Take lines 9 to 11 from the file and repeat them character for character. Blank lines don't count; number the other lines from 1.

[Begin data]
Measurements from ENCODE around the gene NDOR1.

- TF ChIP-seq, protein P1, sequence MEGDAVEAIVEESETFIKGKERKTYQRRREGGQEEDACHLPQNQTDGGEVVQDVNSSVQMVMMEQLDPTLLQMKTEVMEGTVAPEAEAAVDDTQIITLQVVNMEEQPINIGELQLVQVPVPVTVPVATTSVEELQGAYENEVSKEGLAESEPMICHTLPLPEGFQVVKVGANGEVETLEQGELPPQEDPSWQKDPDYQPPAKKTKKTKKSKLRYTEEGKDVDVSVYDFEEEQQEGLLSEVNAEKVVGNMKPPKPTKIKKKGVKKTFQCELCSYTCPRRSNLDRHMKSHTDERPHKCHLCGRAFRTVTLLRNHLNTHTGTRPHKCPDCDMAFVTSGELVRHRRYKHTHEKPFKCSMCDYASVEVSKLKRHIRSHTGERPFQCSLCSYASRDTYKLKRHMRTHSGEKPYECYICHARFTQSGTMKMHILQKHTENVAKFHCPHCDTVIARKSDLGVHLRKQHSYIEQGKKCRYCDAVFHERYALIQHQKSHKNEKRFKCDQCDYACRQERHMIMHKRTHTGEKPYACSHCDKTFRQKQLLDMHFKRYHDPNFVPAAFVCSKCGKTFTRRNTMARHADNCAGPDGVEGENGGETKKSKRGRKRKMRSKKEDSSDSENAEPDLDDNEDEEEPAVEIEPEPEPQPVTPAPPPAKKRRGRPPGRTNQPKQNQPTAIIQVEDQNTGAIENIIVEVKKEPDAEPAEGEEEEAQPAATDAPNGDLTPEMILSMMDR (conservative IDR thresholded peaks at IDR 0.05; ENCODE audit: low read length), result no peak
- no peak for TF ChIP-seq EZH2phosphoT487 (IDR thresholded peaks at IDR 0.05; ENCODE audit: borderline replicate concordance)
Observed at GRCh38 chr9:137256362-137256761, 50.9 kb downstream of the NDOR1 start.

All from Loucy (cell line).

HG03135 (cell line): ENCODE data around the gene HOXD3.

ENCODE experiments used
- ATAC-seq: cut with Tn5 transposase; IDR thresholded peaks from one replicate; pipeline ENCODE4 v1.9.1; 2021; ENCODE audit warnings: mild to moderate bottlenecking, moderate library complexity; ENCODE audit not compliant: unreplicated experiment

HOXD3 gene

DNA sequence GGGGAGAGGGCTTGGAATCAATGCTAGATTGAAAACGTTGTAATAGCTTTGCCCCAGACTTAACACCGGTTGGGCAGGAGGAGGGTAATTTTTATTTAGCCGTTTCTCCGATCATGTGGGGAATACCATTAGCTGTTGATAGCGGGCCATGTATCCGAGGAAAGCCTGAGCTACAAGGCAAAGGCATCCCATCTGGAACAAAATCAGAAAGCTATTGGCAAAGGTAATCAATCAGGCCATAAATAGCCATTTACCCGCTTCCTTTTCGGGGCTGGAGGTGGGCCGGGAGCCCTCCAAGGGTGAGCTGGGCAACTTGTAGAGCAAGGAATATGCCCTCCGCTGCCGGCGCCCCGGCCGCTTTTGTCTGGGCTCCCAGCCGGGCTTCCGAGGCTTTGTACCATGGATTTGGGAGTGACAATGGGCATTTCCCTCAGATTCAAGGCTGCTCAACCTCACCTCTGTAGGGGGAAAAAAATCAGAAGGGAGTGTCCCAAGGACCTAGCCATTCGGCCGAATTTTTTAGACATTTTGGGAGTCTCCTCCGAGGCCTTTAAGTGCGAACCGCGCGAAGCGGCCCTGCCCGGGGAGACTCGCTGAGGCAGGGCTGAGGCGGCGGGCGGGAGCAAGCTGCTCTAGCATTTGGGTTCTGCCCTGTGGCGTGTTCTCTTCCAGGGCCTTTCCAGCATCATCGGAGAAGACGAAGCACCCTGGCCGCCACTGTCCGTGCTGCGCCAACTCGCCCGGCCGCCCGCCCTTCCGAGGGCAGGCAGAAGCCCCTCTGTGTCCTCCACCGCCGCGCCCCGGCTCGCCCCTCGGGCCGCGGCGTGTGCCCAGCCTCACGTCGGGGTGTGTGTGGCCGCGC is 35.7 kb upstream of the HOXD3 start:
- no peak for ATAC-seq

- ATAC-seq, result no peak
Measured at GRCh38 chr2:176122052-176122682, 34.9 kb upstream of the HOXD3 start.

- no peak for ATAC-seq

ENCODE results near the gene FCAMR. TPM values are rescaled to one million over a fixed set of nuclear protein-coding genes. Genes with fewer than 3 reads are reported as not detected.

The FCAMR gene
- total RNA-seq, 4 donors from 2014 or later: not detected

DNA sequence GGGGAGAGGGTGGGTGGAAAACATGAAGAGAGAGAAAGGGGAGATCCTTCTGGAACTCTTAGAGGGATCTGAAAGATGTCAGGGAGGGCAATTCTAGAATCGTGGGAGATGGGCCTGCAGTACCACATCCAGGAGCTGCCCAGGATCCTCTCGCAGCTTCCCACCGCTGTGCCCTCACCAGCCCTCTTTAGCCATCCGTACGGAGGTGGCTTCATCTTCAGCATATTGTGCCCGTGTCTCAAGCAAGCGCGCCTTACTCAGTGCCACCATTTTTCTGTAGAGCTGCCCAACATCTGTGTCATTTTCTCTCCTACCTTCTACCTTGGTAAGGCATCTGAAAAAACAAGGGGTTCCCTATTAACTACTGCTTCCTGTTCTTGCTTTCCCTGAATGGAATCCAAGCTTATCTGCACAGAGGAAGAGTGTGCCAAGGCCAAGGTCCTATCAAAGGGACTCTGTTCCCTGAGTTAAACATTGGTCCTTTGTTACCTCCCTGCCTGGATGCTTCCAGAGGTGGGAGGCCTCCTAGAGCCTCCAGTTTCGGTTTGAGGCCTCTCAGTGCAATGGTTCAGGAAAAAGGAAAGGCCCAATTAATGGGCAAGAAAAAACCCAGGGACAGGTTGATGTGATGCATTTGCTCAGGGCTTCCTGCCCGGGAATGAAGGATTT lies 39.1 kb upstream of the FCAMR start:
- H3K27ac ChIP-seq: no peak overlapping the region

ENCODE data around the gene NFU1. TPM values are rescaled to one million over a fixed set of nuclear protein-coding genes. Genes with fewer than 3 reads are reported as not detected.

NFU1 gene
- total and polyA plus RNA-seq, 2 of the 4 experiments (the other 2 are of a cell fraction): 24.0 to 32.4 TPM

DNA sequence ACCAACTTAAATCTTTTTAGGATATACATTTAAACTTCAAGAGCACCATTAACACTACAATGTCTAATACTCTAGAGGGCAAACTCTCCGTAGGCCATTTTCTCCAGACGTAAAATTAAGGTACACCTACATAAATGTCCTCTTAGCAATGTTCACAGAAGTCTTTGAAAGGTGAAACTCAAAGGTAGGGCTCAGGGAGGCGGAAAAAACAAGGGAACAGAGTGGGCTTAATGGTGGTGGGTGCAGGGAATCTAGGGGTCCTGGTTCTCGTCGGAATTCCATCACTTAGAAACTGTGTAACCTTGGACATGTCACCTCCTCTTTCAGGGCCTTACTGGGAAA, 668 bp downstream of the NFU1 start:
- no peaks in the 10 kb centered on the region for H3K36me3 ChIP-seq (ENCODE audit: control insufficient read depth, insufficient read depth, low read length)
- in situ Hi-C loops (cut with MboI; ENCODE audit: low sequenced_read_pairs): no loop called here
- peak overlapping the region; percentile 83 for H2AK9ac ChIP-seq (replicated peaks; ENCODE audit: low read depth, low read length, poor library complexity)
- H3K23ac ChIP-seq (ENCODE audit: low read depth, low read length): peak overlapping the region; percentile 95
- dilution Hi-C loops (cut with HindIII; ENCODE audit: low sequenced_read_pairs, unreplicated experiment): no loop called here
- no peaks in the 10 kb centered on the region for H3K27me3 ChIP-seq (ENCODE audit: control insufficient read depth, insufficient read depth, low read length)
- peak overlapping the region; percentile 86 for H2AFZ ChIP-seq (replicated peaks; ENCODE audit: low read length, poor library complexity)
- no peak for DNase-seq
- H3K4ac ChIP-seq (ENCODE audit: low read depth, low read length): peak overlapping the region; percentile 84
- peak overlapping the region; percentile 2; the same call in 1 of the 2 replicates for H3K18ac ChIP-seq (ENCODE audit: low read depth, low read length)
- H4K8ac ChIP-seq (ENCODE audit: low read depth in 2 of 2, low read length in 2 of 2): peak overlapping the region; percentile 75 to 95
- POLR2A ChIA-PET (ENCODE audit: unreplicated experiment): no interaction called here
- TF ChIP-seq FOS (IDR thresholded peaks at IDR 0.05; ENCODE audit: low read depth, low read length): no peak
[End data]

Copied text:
HOXD3 gene

DNA sequence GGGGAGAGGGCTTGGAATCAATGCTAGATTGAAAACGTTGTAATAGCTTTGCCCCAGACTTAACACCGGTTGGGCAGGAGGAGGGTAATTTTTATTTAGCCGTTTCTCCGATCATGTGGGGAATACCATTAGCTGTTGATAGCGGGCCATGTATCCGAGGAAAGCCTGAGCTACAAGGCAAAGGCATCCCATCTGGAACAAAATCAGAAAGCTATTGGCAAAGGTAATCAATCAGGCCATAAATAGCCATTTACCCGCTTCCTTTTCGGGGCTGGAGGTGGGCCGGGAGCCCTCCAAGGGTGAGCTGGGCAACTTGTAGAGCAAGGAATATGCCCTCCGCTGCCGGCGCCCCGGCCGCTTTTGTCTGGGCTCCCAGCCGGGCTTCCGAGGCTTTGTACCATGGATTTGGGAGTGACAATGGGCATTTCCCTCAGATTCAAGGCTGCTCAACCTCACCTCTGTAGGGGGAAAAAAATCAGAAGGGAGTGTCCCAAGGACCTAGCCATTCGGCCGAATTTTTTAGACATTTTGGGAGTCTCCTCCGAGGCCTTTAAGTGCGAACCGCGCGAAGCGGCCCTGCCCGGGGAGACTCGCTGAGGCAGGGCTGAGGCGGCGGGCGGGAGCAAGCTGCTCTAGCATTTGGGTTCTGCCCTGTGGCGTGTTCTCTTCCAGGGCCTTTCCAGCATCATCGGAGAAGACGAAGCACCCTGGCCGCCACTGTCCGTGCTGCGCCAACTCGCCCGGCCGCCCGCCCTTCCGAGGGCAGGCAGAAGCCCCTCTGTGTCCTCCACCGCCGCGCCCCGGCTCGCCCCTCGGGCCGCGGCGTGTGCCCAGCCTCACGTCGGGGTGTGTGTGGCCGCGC is 35.7 kb upstream of the HOXD3 start:
- no peak for ATAC-seq